|CAS number||, (HCl salt), (sodium salt)|
|Jmol-3D images||Image 1|
|Molar mass||269.30 g mol−1|
|R-phrases||R20 R21 R22 R36 R37 R38 R40|
| (what is: / ?)
Except where noted otherwise, data are given for materials in their standard state (at 25 °C, 100 kPa)
|Methyl Red (pH indicator)|
|below pH 4.4||above pH 6.2|
Methyl red (2-(N,N-Dimethyl-4-aminophenyl)azobenzenecarboxylic acid), also called C.I. Acid Red 2, is an indicator dye that turns red in acidic solutions. It is an azo dye, and is a dark red crystalline powder.
The methyl red test is the "M" portion of the four IMViC tests used to characterize enteric bacteria. The methyl red test is used to identify enteric bacteria based on their pattern of glucose metabolism. All enterics initially produce pyruvic acid from glucose metabolism. Some enteric subsequently use the mixed acid pathway to metabolize pyruvic acid to other acids, such as lactic, acetic, and formic acids. These bacteria are called methyl-red positive and include Escherichia coli and Proteus vulgaris. Other enterics subsequently use the butylene glycol pathway to metabolize pyruvic acid to neutral end-products. These bacteria are called methyl-red-negative and include Serratia marcescens and Enterobacter aerogenes.2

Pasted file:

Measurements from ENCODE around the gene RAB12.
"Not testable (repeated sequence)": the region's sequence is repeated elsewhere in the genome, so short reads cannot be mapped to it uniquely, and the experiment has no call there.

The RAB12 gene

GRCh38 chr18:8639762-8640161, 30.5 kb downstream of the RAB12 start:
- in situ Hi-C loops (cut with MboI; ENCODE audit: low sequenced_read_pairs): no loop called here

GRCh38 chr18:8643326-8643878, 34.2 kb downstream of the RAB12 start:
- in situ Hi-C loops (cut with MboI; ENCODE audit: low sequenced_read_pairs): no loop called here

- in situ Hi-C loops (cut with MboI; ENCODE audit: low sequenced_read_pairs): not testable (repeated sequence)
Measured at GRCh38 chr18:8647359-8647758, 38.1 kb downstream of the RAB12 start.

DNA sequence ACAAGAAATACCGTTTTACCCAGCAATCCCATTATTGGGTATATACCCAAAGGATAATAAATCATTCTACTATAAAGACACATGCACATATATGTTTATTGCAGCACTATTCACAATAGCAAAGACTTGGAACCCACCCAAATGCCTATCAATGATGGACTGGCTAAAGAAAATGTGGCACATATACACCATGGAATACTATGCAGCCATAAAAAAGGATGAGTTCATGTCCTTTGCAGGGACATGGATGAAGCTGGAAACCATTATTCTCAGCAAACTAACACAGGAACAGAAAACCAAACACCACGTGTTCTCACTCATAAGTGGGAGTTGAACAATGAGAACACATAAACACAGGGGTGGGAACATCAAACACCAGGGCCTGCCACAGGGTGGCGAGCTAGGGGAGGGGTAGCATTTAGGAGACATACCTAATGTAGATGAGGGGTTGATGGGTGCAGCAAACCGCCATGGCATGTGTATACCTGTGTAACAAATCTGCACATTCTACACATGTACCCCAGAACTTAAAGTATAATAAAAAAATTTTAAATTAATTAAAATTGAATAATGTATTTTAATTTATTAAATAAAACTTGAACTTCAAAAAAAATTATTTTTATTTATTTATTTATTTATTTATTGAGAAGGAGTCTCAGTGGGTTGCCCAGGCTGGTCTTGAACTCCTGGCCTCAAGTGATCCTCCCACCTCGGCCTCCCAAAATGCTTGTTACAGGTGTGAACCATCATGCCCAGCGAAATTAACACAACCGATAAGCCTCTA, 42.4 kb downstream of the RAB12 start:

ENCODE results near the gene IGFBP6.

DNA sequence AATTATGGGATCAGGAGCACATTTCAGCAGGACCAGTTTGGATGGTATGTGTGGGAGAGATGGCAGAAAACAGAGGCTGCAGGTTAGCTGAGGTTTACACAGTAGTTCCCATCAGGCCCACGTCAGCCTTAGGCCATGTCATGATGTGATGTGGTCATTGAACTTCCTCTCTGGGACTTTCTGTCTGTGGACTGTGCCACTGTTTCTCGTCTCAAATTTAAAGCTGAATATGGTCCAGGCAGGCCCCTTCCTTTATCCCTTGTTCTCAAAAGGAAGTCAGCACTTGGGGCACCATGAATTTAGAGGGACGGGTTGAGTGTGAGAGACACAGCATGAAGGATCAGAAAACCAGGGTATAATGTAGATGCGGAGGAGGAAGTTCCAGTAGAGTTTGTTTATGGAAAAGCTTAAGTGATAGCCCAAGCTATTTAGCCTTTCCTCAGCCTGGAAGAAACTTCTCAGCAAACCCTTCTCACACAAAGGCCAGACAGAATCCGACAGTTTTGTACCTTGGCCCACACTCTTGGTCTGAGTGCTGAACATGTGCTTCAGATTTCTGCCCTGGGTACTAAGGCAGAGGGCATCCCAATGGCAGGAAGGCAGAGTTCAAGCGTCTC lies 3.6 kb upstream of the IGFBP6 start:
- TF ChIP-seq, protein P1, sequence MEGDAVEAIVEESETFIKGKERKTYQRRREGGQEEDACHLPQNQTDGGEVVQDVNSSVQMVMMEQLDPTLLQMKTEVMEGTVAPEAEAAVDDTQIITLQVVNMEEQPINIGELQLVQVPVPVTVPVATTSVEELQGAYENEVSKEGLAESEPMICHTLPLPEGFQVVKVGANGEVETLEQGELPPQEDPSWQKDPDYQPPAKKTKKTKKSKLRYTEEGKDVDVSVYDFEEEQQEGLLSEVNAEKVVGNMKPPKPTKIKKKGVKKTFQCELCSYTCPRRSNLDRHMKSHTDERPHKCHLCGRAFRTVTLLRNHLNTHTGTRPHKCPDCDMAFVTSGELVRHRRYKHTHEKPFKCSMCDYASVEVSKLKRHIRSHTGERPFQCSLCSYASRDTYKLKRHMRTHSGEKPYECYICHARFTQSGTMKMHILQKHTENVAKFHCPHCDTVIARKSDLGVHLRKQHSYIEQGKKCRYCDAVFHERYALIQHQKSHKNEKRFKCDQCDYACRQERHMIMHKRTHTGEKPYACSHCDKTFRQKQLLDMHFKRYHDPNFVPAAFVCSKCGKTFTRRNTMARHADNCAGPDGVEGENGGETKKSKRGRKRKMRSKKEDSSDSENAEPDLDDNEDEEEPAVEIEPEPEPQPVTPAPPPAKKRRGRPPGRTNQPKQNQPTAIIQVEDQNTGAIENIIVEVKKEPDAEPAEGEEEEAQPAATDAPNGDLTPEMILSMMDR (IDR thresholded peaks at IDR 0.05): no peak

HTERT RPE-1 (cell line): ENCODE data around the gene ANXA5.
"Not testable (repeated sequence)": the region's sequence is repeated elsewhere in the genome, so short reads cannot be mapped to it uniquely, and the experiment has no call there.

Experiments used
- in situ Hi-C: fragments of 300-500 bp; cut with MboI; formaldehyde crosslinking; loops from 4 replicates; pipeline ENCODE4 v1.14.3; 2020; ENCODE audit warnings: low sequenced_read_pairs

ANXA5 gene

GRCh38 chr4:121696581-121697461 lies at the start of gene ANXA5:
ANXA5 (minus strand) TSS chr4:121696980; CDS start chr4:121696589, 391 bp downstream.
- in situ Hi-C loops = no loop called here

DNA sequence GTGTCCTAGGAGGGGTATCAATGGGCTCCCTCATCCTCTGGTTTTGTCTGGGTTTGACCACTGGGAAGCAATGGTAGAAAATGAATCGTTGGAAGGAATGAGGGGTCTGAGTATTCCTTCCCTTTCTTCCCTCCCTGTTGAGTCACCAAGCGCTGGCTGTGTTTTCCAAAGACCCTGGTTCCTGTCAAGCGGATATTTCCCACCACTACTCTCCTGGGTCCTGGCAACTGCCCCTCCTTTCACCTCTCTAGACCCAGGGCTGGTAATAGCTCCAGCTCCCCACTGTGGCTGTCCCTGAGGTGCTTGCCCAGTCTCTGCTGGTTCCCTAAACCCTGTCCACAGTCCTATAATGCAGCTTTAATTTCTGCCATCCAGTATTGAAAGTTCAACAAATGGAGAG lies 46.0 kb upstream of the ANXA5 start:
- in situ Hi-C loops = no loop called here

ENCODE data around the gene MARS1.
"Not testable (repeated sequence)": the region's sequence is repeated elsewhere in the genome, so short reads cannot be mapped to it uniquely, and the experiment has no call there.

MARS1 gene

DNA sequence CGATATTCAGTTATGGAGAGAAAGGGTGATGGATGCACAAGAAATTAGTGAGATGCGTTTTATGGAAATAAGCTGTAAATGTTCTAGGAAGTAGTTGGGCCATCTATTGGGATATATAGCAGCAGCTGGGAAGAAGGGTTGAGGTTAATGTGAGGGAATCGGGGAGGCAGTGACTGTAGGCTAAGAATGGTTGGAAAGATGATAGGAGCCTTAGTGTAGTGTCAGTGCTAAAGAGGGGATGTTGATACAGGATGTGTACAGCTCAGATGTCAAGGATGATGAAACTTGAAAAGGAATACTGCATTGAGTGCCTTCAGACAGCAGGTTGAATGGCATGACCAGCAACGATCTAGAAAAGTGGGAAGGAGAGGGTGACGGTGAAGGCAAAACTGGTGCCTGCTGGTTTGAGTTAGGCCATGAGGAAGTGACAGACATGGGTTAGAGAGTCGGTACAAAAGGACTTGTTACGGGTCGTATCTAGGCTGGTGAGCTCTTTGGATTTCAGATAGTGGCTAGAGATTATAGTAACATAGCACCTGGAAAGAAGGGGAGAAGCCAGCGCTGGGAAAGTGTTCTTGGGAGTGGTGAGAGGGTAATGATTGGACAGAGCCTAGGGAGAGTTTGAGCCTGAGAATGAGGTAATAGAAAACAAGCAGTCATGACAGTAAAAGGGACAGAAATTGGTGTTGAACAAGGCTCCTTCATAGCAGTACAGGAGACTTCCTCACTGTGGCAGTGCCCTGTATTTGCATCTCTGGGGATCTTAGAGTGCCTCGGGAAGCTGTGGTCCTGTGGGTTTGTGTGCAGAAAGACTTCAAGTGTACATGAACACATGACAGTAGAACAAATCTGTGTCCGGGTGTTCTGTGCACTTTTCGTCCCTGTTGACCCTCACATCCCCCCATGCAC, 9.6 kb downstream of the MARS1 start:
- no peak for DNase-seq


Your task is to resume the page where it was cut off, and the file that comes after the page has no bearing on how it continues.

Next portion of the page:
An isolate is inoculated into a tube with a sterile transfer loop. The tube is incubated at 35°C for 2–5 days. After incubation, 2.5ml of the medium is transferred to another tube. Five drops of the pH indicator methyl red is added to this tube. The tube is gently rolled between the palms of the hands to disperse the methyl red.2
Enterics that subsequently metabolize pyruvic acid to other acids lower the pH of the medium to 4.2. At this pH, methyl red turns red. A red color represents a positive test. Enterics that subsequently metabolize pyruvic acid to neutral end-products lower the pH of the medium to only 6.0. At this pH, methyl red is yellow. A yellow color represents a negative test.2
- IB chemistry Higher Level: http://ibchem.com/IB/ibnotes/full/aab_htm/18.6.htm
- dead link
- H. T. Clarke and W. R. Kirner (1941), "Methyl Red", Org. Synth.; Coll. Vol. 1: 374
- "Microbiology, A Photographic Atlas for the Laboratory", Alexander, Street, Pearson Education, 2001.